Nevertheless, I believe these were outward signs, and manifested Christ's humility, which he wished them to pattern after in the whole of their conduct, and tenor of their lives; not confined to washing of feet only, but that they might be servants to one another. "Let him that will be great amongst you be the servant of all." Oh that ye, my friends, may set aside all the contentions concerning these things; let every man be persuaded in his own mind. But let us come to essential things, those things without which no man can be saved; let us search more after things that are certain, great, and fundamental points of doctrine, which I believe not only those that profess a faith in Christ, but that all men, of all nations, of every kingdom, tongue and people -people that have the fewest advantages amongst the race of mankind, yet they have had this one advantage. The Lord has written his Law in their hearts, he has fulfilled his promise that he declared to his prophet, "I will write my law in their hearts, I will place it their inmost parts;" (Jeremiah 31:33; see also Romans 2:15 and Hebrews 10:8, 16) so that when we talk of men as of different nations, we shall find that they all agree, if they are men really seeking after the truth, and after that foundation which will bear them out when the come to part off mortality.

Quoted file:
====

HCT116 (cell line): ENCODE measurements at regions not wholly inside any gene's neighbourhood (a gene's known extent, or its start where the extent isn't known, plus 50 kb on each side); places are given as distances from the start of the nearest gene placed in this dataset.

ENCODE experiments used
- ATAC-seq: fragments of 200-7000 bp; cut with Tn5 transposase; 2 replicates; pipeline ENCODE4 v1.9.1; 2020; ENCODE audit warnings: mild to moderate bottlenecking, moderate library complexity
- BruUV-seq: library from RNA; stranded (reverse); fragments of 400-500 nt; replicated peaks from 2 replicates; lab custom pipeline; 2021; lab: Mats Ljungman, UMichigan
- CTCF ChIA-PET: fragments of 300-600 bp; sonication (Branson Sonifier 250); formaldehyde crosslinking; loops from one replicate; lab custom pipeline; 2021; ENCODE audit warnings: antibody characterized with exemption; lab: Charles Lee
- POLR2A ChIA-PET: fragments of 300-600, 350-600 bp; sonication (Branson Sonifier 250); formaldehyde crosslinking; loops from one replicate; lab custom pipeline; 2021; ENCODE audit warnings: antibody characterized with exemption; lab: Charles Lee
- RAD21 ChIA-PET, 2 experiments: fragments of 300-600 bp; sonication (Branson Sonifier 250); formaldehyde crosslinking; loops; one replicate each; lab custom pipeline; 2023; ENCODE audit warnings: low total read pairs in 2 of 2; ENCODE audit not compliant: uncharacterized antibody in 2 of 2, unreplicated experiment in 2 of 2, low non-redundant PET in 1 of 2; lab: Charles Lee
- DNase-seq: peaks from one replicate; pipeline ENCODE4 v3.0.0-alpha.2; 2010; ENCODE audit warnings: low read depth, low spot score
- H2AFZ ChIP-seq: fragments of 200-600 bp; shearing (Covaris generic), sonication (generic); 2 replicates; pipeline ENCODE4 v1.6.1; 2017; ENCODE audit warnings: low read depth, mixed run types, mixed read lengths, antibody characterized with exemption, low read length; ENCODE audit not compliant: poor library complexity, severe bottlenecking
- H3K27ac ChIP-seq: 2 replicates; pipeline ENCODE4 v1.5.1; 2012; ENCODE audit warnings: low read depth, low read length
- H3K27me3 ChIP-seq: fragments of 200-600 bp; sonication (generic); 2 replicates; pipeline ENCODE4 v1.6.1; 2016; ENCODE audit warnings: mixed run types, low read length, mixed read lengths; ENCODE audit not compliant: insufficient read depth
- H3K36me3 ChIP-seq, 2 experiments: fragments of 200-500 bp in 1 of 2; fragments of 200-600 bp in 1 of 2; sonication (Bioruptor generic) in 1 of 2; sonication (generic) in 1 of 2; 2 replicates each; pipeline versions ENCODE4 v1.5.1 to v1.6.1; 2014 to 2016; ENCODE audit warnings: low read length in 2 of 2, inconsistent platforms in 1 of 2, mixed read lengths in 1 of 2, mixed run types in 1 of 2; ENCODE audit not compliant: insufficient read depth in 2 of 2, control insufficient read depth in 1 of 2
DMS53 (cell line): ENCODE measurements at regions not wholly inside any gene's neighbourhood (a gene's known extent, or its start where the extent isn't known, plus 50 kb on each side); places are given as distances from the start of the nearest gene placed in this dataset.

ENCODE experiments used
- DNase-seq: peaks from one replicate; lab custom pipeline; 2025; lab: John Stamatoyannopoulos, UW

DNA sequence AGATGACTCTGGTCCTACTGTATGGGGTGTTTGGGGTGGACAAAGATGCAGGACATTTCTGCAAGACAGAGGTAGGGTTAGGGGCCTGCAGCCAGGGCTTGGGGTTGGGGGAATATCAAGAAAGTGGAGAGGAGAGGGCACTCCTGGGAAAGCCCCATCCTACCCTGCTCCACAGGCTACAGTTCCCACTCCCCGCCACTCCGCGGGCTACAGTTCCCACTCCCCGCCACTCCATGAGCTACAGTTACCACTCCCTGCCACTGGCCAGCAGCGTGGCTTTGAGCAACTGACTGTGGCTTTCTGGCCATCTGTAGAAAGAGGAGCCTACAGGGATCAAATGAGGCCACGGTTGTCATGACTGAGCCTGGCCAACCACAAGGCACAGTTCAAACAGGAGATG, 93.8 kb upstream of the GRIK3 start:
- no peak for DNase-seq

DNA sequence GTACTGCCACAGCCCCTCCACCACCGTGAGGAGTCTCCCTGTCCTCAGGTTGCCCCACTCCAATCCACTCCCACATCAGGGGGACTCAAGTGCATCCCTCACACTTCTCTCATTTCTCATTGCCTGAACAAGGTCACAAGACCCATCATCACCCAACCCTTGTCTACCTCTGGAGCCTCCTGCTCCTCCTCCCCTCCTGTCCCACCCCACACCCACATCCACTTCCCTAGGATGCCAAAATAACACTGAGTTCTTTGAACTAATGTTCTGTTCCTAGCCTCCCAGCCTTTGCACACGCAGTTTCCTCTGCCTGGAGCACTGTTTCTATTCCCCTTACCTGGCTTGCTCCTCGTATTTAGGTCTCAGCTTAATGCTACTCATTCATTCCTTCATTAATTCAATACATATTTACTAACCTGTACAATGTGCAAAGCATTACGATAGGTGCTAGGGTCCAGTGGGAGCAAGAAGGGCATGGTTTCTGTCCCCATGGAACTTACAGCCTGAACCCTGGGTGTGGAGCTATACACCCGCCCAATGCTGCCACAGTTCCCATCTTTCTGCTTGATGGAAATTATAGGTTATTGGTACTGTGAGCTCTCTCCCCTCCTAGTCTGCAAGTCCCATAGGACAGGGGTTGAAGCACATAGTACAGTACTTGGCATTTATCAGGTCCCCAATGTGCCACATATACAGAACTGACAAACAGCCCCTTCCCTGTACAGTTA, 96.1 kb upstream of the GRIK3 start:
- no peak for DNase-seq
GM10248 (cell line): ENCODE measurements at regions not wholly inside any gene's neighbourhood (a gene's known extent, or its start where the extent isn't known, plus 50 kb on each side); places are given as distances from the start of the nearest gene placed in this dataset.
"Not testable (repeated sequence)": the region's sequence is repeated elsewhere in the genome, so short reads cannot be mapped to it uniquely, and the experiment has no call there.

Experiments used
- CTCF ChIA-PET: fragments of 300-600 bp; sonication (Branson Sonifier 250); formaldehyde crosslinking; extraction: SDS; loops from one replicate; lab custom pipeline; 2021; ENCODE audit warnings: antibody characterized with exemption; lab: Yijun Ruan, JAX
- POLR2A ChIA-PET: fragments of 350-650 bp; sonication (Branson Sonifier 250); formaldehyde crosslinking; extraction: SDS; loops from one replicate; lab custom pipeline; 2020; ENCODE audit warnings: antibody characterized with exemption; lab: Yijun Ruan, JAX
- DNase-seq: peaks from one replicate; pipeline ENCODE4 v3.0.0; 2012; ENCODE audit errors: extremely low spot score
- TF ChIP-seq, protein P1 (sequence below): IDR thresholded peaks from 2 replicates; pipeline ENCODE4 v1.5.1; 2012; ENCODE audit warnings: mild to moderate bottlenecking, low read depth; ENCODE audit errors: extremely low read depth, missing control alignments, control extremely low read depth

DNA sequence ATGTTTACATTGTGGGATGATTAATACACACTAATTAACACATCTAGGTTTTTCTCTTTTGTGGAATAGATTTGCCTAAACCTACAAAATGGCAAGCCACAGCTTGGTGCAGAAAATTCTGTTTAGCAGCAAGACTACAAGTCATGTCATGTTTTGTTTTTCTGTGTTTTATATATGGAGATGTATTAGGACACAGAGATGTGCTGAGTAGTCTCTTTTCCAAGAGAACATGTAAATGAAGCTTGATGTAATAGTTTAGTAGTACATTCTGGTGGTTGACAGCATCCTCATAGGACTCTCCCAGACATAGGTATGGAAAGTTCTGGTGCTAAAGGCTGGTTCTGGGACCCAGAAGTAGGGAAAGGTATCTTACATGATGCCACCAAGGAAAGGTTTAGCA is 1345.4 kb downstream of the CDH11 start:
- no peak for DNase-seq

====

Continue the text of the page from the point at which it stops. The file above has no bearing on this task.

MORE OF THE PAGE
All men will acknowledge that the work of righteousness is peace, and the effect of righteousness, is quietness to the soul, and assurance forever. All men acknowledge this. I have been amongst some men that have been called the most barbarous names, as savages. I have spent a great deal of time with them, aye, some months, and I found they had not been instructed, they had not had the great advantage that we have. The preaching of the Gospel was little known amongst them; yet clear outlines of what the Gospel of Jesus Christ requires, were written upon their hearts; they could say in terms of equal importance, verily there is a reward to the righteous, verily there is a God that judgeth in the earth, verily we are accountable beings; verily there is a state of immortality; there is a blessed and happy one for those that, according to the best of their knowledge, serve the great Spirit in this world; who do no wrong to their neighbors, who live in God's fear, who lift up their hearts to him and implore his assistance. These are the sentiments the wild inhabitants of America are taught, whom we are pleased to call barbarians; so that (I believe) if men would keep to the foundation, if they would not scatter hither and thither after a variety of nonessential things, they would sooner be brought into greater harmony and union. For there is but one GOD over all, who is above all, and through all, and in you all! (1 Corinthians 8:6.) Aye, may some say, is he in us all? Why, there is nothing more continually enforced upon us, in all the Doctrine of the New Testament, than God and Christ in us the hope of Glory; (Colossians 1:27) and I believe this is not a time for those who have the benefit of reading the Scriptures to deny this; it is a great benefit, a peculiar advantage which God has favoured us with, who profess the name of Christ; it would be a great advantage to some of you, my young friends, were you more acquainted there with, if there was more delight in reading the Scriptures than there is in the present generation, and less delight in reading those things that make a jest of heaven and hell, of GOD, and all things serious; I believe it would be a great advantage to many of the rising youth.